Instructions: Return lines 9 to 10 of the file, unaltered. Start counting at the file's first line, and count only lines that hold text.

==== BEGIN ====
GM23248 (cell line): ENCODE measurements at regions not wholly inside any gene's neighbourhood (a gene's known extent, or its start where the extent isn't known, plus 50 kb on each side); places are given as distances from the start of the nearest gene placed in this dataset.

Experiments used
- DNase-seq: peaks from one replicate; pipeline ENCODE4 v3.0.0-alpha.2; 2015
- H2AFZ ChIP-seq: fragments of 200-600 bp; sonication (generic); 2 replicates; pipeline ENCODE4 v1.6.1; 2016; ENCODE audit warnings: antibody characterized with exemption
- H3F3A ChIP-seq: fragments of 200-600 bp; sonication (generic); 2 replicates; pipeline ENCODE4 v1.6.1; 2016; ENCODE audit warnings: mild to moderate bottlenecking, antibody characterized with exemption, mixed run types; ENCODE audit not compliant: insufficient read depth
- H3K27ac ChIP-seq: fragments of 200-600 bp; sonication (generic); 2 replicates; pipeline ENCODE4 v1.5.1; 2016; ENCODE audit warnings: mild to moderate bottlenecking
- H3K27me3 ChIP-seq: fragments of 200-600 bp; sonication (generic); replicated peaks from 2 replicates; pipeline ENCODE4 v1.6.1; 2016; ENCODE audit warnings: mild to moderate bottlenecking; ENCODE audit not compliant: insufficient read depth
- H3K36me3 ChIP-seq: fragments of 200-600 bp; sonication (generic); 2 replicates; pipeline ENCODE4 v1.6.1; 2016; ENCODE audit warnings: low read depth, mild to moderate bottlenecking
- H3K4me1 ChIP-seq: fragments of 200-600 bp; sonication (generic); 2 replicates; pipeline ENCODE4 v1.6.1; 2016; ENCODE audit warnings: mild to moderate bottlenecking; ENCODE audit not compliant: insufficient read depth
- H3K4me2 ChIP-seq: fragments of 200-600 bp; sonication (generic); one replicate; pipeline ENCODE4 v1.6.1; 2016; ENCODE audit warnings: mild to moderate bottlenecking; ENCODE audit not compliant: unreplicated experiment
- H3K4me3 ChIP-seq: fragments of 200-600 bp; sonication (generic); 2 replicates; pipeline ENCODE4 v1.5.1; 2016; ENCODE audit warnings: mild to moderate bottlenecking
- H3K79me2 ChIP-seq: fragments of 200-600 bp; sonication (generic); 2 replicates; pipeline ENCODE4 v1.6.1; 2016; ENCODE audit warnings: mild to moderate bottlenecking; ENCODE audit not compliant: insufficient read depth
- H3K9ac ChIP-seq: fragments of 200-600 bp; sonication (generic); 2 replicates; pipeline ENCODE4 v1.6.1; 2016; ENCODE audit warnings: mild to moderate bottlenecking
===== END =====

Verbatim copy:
- H3K4me1 ChIP-seq: fragments of 200-600 bp; sonication (generic); 2 replicates; pipeline ENCODE4 v1.6.1; 2016; ENCODE audit warnings: mild to moderate bottlenecking; ENCODE audit not compliant: insufficient read depth
- H3K4me2 ChIP-seq: fragments of 200-600 bp; sonication (generic); one replicate; pipeline ENCODE4 v1.6.1; 2016; ENCODE audit warnings: mild to moderate bottlenecking; ENCODE audit not compliant: unreplicated experiment